Then there are the side effects of treatment, though they might be better described as the main effects: impotence and incontinence. Ablin offers some moving stories from men whose lives have been seriously damaged by prostate removal. Some of them feel their manhood has been lost.

and so does a prostatectomy

Because of impotence and incontinence, there’s an additional market in medical fixes, for example penile implants and bulbourethral sling surgery. Ablin quotes experts saying that half of urology practices in the US would go out of business if not for the steady stream of patients whose problems begin with PSA testing.

From Ablin’s perspective, PSA testing is a gravy train for urologists and for drug and medical device manufacturers, with a seemingly inexhaustible stream of men entering the shadow of a prostate cancer diagnosis. Ablin calls PSA testing a hoax because there is no good evidence that it reduces the death rate and there is ample evidence that it causes a huge amount of suffering.

The Great Prostate Hoax is powerful testimony to the dangers of a profit-driven health system. It can be added to the growing body of writing about corruption in corporate healthcare, something that causes far more suffering and death than most of the hazards that exercise the public mind.

The book does have some limitations. It deals almost exclusively with the situation in the US, giving little attention to practices and debates in other countries. The US situation is important, to be sure, but insight into ways to control the PSA-testing juggernaut could be obtained by an examination of what is happening in countries where different attitudes and policies prevail. (For an Australian critical commentary on PSA testing, see Let Sleeping Dogs Lie?)

Another context for the book is screening for other conditions. A decade ago, H. Gilbert Welch wrote Should I Be Tested for Cancer? Maybe Not and Here’s Why, providing close scrutiny of the hazards of screening people with no symptoms. More recently, he and two colleagues extended their critique of screening to a wide variety of conditions, in a 2011 book titled Overdiagnosed: Making People Sick in the Pursuit of Health.

The implication of Ablin’s book is that any man without symptoms should be reluctant to enter the screening roller coaster. But is there anything else worth doing? Ablin doesn’t mention non-standard treatments of prostate cancer, for example hyperthermia, available in Germany. Nor does he mention the possibility of nutritional prevention. There is a considerable body of information about the possible benefits of selenium, zinc, fish oil, natural vitamin E and saw palmetto, as well as more general benefits from a diet with cruciferous vegetables. Hyperthermia and nutritional prevention are controversial, to be sure, but their hazards are far lower than conventional treatment.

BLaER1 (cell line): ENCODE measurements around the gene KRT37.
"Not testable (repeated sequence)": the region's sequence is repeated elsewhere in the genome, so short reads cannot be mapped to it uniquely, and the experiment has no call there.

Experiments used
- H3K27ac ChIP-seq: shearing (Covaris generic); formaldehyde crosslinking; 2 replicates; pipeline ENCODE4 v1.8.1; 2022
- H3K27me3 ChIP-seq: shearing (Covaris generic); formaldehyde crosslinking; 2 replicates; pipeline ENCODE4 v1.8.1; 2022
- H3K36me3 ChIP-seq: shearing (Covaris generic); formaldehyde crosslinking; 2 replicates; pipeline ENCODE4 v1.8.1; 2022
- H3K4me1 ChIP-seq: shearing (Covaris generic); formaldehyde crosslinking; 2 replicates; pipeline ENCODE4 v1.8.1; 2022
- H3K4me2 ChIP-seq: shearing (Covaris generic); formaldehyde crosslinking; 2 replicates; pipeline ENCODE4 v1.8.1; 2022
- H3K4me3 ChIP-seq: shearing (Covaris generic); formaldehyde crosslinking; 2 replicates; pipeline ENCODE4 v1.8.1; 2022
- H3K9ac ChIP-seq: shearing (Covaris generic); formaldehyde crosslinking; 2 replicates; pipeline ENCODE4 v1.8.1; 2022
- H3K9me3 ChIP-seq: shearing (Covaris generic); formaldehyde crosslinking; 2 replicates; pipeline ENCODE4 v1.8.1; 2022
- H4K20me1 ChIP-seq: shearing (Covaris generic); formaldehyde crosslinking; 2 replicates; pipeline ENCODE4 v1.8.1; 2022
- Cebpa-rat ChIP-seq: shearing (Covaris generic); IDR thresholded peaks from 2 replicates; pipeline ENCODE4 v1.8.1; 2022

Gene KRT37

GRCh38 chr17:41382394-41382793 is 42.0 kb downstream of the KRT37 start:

For men concerned about their personal risks from prostate cancer, it is worth considering a range of information, about prevention, screening and treatment methods. In this, The Great Prostate Hoax is essential reading, especially to appreciate the intersection between science and politics. Ablin deserves the last word.

Medical industry profiteers have squandered trillions of health care dollars since the PSA test was first brought to the market. Given the utter failure of PSA screening, scientifically and clinically, why are we continuing to drain our health care system by repeating something we already know does not work. The late Albert Einstein defined insanity as doing the same thing over and over again and expecting different results. Repeating the same mistakes borne at the beginning of the PSA saga borders on criminal insanity. (p. 228, emphasis in the original)

Brian Martin

Pharmacrime and what to do about it

Is the pharmaceutical industry more dangerous than the mafia? Peter Gøtzsche thinks so.

PeterGotzschePeter Gøtzsche

Did you know that the third leading cause of death in western countries, after heart disease and cancer, is adverse reactions to prescription drugs? Did you know that large pharmaceutical companies usually control the trials of their new drugs, and sometimes manipulate the published results by misclassifying deaths, excluding some participants and not revealing studies that came up with null results? Did you know that some of people listed as authors of drug studies published in leading medical journals have had little or nothing to do with the research, have not written the papers, and are paid for their symbolic role? Did you know that several major pharmaceutical companies have paid fines of over one billion dollars for corrupt practice? Did you know that government drug regulators in several countries have become tools of the companies they are supposed to regulate? Did you know that hundreds of thousands of people have died from drugs when the company executives knew about and hid information about the hazards?

This information has been known to critics of large pharmaceutical companies — commonly called big pharma — for many years. There have been powerful critiques written by former editors of medical journals and as well as exposés by whistleblowers. Now there is a new book that puts together the case against big pharma in a more comprehensive and hard-hitting way than ever before: Peter C Gøtzsche’s Deadly Medicines and Organised Crime: How Big Pharma Has Corrupted Healthcare (London: Radcliffe, 2013).


The bulk of the book is a critical examination of research findings concerning pharmaceutical drugs, serving to illustrate general points. For example, chapter 4 is titled “Very few patients benefit from the drugs they take,” seemingly a startling claim. Gøtzsche gives some hypothetical examples of how results of drug testing might sound encouraging but actually disguise a very modest effect, and how double-blind trials that are not properly blinded can give misleading results. He then cites studies of antidepressants to show that the actual situation is probably worse than his hypothetical examples.

Different chapters in the book deal with conflicts of interest, pharmaceutical company payments to physicians, drug marketing operations, ghostwriting of articles for medical journals and the inadequacy of drug regulators, among other topics. Each of these chapters includes case studies of particular drugs or company operations. Then come chapters about particular drugs, abuses and companies, for example chapter 14 on “Fraudulent celecoxib trial and other lies.” Gøtzsche exposes corrupt practices, including the hiding of trials that did not show a benefit, disguising adverse drug reactions, promoting a new highly expensive drug that is no better than an existing one, making false statements about the benefits and risks of drugs, applying pressure on drug regulators, and suppressing information about dangerous drugs on the market.